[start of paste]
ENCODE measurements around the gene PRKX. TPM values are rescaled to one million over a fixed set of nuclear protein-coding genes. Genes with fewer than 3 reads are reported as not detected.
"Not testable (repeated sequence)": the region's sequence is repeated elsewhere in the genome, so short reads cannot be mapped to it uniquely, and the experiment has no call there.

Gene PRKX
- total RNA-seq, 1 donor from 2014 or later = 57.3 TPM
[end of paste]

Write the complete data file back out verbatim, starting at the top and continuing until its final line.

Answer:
ENCODE measurements around the gene PRKX. TPM values are rescaled to one million over a fixed set of nuclear protein-coding genes. Genes with fewer than 3 reads are reported as not detected.
"Not testable (repeated sequence)": the region's sequence is repeated elsewhere in the genome, so short reads cannot be mapped to it uniquely, and the experiment has no call there.

Gene PRKX
- total RNA-seq, 1 donor from 2014 or later = 57.3 TPM